|A photo taken by Nichola |
during her time in Indonesia
Globalisation, like war, makes strange bedfellows. In South East Asia there are so many consular staff, engineers, teachers, retirees and business people, from the west who have SE Asian partners. There is a delicious aspect to being in love with a person from another culture, with a different native language. You can fall for the grace and beauty of the culture and the person at the same time, and you can watch each other navigate, like vulnerable children, through the stumbling blocks of your own language and culture.
Some of the relationships I saw while working as an expat seemed very romantic, but others were a little disturbing, or even just plain wrong – mostly the affairs where the men were very much older (from thirty to forty years older) than the women, and held all the financial power. The girls behaved like pretty little playthings, and the men seemed controlling, boorish, and happy to father children who they would possibly not be alive to see past adolescence. The girls of course, held the sexual power and used it to their benefit.
Very old rich men with very young poor women didn’t seem right to me when I lived abroad, but I revelled in the countless stories of swindles and treachery. One that springs to mind is of a retired German (sixty-five years old) who married a nineteen-year-old and returned to Thailand from a trip back home to find a stranger at his front door. His young bride had sold their house and run away with the profits. An old army man from the States told me this story, and didn’t seem to be able to understand my take on the whole thing – that it served the old bastard right and he should have seen it coming. There were many relationships where the money-age-power imbalance was there, but things did not seem so black and white. I really felt sorry for my neighbour, a young Norwegian man who was desperately in love with his Thai wife, and didn’t know the half of her goings on when he was away at work. He came back from a month away to find the house exactly as he had left it, but his wife had completely disappeared. I had seen her leave in a big black Mustang, which was close to impossible in that little Thai town, driven by the local gangster who was a kind of celebrity there.
In some of the cross-cultural relationships I encountered, it was very easy to see that one or both parties were there for convenience, but others were more ambiguous and had me asking: ‘Who, if anyone, is exploiting who?’ I wanted the relationship between Vic and Fajar in Ramadan Sky to reflect this kind of ambiguity. There is a big age difference between the two characters and there is also an understanding that the relationship will not last, that money will change hands – simply because one has money and the other doesn’t, but it’s a relationship where convenience is entwined with heady emotion, most particularly desire.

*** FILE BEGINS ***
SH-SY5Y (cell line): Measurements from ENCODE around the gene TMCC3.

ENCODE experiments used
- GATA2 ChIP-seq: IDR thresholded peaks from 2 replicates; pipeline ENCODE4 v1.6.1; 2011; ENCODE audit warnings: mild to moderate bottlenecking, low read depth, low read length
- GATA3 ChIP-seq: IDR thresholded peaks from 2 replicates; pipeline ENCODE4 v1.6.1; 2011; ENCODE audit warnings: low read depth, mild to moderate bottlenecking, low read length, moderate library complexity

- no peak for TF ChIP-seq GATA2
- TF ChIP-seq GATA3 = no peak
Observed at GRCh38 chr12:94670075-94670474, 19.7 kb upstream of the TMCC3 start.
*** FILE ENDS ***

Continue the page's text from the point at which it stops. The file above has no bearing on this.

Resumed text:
Of course, there were other things I wanted to get off my chest after several years of living in SE Asia. The widespread belief in animism and magic fascinated me. In Cambodia, I saw someone playing a harp to a spirit inside a tree and in Thailand my neighbour gave me some magic lipstick from a local witch to use to ward off a love rival. Throughout Indonesia, the practice of black (or at least grey) magic sits side by side with Islam and I wanted to show this in Ramadan Sky.
The least enchanting aspect of my travels, and the most ubiquitous, was the poverty. The grinding desperation of people trapped and destitute when they are young is a particularly terrible thing to witness. Youth is a time of limitless possibility, yet poverty takes possibility away, leaving courage and passion with nowhere to go. To see so many young men on the streets of Jakarta trying to eek out a living was to see so much frustration and so many dashed hopes. In Ramadan Sky , Fajar is the embodiment of these young people, and intentionally flawed. The way I see it, the poor are no more noble than you or I, still they are just as deserving.
Ramadan Sky is available now.